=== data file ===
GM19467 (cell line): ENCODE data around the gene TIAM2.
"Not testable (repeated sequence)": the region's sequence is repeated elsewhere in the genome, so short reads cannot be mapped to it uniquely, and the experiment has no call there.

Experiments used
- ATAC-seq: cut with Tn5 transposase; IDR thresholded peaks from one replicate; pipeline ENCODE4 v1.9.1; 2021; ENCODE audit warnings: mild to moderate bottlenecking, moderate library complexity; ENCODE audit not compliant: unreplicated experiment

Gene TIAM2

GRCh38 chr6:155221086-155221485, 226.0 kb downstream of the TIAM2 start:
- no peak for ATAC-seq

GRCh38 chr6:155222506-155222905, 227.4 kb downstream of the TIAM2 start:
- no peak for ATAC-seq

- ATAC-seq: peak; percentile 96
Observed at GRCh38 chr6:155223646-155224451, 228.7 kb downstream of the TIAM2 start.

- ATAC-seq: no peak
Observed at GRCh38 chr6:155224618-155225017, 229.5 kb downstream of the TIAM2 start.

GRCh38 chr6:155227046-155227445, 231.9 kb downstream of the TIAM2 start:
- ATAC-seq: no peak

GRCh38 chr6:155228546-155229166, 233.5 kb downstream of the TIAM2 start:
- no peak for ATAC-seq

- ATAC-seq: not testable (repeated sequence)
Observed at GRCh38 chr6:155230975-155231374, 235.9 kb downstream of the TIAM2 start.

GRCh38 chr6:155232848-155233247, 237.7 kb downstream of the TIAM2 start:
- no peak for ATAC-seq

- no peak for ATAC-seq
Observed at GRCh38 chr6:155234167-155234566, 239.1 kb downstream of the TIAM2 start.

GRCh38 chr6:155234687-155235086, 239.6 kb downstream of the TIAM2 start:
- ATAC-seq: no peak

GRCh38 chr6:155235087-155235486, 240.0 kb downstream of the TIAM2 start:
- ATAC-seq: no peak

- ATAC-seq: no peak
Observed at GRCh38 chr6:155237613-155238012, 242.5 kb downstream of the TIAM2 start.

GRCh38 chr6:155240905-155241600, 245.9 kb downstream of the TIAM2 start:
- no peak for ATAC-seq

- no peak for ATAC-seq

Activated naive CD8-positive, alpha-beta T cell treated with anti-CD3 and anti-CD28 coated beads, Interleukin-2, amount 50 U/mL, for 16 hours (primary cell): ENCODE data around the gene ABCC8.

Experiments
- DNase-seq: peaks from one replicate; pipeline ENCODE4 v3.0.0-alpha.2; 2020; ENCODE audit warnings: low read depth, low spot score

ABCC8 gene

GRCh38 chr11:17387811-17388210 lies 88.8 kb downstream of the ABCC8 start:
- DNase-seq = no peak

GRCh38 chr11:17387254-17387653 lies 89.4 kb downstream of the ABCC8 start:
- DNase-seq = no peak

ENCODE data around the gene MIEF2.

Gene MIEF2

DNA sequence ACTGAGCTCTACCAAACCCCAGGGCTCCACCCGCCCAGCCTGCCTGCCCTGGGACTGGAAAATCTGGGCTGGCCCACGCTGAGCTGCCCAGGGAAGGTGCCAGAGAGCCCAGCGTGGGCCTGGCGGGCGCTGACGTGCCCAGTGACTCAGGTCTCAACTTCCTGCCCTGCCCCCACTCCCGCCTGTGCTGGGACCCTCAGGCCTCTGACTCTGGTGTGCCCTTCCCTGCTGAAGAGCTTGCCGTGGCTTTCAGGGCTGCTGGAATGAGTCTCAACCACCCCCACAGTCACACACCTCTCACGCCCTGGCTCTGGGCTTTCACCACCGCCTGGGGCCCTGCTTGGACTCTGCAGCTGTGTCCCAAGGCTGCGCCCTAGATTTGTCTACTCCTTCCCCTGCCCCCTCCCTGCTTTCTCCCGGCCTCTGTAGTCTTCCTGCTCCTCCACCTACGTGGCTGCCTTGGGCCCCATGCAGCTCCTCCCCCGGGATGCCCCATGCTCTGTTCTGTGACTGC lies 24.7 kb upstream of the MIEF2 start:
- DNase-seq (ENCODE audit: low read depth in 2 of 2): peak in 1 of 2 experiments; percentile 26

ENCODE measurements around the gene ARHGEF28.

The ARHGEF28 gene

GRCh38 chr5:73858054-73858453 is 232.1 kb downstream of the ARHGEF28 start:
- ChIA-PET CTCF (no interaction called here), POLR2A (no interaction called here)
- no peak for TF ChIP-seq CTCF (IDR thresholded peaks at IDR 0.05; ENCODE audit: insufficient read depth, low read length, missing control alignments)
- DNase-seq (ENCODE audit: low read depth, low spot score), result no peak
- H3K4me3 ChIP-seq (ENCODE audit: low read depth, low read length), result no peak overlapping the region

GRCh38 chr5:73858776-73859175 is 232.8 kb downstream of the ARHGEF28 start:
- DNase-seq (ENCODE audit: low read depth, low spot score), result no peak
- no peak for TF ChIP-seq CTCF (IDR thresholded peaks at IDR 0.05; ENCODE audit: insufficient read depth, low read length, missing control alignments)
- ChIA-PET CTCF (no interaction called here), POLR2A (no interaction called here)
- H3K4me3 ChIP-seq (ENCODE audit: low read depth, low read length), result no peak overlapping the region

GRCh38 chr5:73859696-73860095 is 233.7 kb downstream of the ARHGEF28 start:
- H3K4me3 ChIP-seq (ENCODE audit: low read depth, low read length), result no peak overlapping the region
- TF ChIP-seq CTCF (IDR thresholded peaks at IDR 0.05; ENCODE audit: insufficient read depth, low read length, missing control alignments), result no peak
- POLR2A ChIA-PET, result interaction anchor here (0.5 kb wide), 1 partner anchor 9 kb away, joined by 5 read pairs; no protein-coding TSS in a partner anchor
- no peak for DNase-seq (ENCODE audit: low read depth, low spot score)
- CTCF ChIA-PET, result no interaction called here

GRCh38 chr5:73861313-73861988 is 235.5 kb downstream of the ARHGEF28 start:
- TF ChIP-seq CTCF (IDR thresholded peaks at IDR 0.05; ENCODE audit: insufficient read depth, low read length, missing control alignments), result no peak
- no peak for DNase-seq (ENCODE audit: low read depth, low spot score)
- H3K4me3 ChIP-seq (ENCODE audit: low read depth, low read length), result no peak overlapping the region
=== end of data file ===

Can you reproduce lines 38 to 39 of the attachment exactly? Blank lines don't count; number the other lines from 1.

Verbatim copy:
- DNase-seq = no peak

GRCh38 chr11:17387254-17387653 lies 89.4 kb downstream of the ABCC8 start: